For those of you that have been following Ola Bini’s work on Ioke, the dynamic language for the JVM, I am happy to report that the current release 0.1.1 is usable enough to solve Project Euler problems with. I wanted to learn more about Ioke and the best way to learn a new language is to use it on your own. So, here is some example Ioke code for some of the simpler Project Euler problems.
I have been experimenting with various search options for the eutveckling.se site for a while. Google Custom Search is nice and very fast, but the number of ads appearing in the search result page makes it difficult for users to separate result items from ads. (Update: I am sticking with Google Custom Search until I figure out how to get Yahoo search to present proper excerpts).
Everyone is celebrating this friday in a different way, apparently:
Tim Bray has an interesting post titled What Sun Should Do where he lists some suggestions. I have been thinking about Sun for a while and how my own image of the company has changed over the years. A long time ago I was working for Cambridge Technology Partners (later acquired by Novell). We did a lot of interesting projects, some of which were deployed on Sun hardware. At that time (around ’97-’98) my image of Sun was that it was a huge company selling huge hardware at huge prices.
The Django cache middleware is great, but has one drawback. If you are caching views (which can give a nice performance boost) Django will only use the path segment of the URL to create a cache key. If you are an avid reader of RFC 3986 you may remember that a URI consists of multiple components; path and query being of special interest here. The problem is documented in ticket 4992 (Update: it is not in Django).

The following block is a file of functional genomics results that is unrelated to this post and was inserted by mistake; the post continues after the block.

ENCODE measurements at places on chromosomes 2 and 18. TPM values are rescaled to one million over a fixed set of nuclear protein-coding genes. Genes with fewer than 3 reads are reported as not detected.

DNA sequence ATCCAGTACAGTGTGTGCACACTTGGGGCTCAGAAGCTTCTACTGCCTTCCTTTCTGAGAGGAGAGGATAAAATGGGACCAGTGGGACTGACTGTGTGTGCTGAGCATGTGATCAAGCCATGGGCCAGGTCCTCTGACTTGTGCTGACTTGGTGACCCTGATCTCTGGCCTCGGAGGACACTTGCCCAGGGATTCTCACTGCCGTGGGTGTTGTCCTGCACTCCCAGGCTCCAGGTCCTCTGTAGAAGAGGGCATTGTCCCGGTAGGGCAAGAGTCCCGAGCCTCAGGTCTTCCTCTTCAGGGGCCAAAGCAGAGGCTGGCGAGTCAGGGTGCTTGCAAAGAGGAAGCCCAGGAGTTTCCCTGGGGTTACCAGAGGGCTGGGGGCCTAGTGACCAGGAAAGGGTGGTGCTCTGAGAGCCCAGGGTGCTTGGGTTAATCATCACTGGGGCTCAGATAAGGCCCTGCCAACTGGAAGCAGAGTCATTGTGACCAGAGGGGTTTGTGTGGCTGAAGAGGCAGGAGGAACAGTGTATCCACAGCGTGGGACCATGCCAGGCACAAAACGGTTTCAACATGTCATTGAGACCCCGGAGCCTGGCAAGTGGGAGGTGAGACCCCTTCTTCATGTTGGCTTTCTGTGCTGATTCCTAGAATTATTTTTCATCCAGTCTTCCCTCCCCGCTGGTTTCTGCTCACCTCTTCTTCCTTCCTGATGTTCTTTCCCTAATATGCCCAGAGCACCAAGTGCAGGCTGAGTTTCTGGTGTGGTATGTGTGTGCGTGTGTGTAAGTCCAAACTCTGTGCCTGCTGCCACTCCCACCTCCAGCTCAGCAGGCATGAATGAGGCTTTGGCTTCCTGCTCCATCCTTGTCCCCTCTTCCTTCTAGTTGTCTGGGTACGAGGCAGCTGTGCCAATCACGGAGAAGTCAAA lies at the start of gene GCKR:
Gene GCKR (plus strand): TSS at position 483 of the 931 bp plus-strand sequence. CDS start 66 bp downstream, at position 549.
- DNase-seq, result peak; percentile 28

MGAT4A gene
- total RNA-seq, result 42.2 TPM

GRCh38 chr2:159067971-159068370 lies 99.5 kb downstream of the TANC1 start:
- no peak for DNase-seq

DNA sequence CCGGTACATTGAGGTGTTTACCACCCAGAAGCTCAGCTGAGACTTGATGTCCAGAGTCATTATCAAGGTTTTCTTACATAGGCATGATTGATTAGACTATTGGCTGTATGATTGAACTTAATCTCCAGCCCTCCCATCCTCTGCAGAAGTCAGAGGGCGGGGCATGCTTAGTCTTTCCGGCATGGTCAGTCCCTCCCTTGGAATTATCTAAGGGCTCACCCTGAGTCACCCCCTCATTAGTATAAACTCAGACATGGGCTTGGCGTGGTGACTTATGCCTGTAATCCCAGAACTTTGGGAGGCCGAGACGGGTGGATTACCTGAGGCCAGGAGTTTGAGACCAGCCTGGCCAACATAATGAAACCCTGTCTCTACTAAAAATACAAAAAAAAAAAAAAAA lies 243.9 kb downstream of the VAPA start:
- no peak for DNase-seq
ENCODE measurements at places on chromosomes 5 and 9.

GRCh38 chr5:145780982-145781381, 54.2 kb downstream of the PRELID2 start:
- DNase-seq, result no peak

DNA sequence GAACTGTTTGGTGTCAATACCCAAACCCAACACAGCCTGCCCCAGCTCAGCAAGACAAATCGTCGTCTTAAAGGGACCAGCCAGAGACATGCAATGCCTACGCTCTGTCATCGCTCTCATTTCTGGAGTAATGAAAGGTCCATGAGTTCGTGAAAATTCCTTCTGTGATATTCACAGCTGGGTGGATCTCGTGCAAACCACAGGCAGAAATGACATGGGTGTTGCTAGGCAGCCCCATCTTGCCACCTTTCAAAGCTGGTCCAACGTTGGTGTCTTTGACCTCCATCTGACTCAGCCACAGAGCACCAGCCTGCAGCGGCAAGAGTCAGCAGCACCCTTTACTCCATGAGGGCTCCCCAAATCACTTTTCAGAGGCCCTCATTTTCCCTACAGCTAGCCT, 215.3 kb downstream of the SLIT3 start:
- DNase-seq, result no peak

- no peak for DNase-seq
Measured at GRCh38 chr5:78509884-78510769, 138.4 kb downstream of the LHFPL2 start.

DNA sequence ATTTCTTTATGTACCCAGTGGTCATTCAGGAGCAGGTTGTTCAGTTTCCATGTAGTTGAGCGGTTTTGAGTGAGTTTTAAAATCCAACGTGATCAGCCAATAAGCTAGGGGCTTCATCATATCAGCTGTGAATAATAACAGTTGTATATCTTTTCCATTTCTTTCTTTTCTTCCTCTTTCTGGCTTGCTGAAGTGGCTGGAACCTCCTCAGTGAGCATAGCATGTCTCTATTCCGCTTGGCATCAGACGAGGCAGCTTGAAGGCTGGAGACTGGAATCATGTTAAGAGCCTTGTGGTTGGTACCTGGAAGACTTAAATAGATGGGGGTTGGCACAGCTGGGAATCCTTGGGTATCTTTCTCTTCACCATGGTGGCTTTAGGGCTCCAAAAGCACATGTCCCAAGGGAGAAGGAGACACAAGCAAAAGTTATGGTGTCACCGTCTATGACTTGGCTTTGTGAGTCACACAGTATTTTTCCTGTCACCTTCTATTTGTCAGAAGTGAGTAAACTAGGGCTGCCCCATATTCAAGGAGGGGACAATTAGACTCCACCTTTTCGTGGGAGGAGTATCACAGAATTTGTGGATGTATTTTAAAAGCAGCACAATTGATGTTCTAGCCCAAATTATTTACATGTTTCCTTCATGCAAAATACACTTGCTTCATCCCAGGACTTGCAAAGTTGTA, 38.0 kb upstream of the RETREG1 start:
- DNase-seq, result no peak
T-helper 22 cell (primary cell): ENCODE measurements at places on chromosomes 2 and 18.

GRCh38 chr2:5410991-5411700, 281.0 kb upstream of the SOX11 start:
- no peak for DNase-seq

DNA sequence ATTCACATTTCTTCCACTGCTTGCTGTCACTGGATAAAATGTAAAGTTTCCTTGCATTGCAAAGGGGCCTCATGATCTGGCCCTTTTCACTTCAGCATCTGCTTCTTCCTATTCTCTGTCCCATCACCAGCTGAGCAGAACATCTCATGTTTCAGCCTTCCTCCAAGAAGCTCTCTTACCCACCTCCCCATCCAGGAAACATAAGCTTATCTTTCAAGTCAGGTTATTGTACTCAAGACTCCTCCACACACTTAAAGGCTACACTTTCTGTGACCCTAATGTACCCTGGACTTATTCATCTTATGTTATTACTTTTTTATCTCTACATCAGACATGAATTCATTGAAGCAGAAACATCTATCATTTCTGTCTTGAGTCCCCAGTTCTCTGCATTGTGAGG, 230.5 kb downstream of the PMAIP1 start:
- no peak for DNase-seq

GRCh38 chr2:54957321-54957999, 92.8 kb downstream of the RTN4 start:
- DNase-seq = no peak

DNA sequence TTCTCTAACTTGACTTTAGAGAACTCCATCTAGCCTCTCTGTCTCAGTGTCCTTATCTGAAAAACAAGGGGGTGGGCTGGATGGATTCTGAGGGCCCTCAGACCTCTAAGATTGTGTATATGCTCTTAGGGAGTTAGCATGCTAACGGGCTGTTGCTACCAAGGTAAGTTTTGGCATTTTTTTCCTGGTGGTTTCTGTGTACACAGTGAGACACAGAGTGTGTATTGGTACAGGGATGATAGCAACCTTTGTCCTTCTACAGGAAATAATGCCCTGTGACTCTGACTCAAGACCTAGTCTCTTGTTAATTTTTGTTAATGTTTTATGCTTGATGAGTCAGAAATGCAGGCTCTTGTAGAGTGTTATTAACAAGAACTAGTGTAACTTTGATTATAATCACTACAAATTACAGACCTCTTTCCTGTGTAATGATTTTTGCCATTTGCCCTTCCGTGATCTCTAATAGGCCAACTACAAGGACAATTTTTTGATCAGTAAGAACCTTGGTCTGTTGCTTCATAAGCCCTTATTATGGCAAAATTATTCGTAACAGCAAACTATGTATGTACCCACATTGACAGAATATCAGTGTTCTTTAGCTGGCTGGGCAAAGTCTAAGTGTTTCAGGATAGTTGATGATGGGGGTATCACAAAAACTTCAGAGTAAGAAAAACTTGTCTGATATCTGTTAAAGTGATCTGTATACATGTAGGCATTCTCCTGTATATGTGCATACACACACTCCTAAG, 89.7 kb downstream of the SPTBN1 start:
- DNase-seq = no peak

I mean, if working with RDF has taught me one thing, it’s that converting between two different forms of serialization is trivial—it’s the underlying model that matters.
Exactly! And still, many who are in the integration business think that XML schemas is the only product required to exchange data between multiple parties. The serialization format(s) should be based on the use cases of the information. And even in a small organization use cases tend to pop up all the time demanding new formats. Most SOA-people see a problem with multiple serialization formats but I am thinking that it is almost insignificant these days if you have a well defined model.
Last night, Robert Nyman hosted yet another successful Geekmeet in Stockholm. I got one of the lightning talk slots and decided to skip my planned presentation and instead show some of my experiments with slit-scan photography. The presentation slides (in swedish) are available (8 Mb PDF) here.
I swear, if I read one more programming tutorial that starts with a recursive factorial function instead of a simple “Hello world” I’ll pray for perpetual nigerian spam on their inboxes. So, I was delighted to try out some Ocaml stuff today that didn’t involve factorials.
We went to Goult in Provence on vacation in August and had a great time. While there, we met Bertil Hansson, artist and photographer. We got talking about digital cameras and how they take excellent pictures that can be viewed immediately. I have been sort of bored with taking pictures lately, but Bertil lent me his Holga for a week and I had a really great time with it!
In my pet project eurlex.nu I find a lot of weird stuff when scraping documents from the official website eur-lex.europa.eu. The most recent specimen – Final adoption of amending budget No 4 of the European Union for the financial year 2008 – has the publish date 80/80/2200. That’s almost two hundred years into the future with an invalid day/month combo on top. This leads me to believe that the system is in such a broken state that even simple date validation isn’t implemented.
Someone delivered a really poor software project for our tax money. I would love to redo the european legal information website with proper standards (e.g. validating HTML, RDF and proper semantics).
Without making a press release or public announcement the Swedish Standards Institute has formally approved ODF 1.0 as a national standard. Only the “SS” prefix in SS-ISO/IEC 26300:2008 give away the status of the document.
While I was catching up on the development of IE8 I found this over at the IE blog: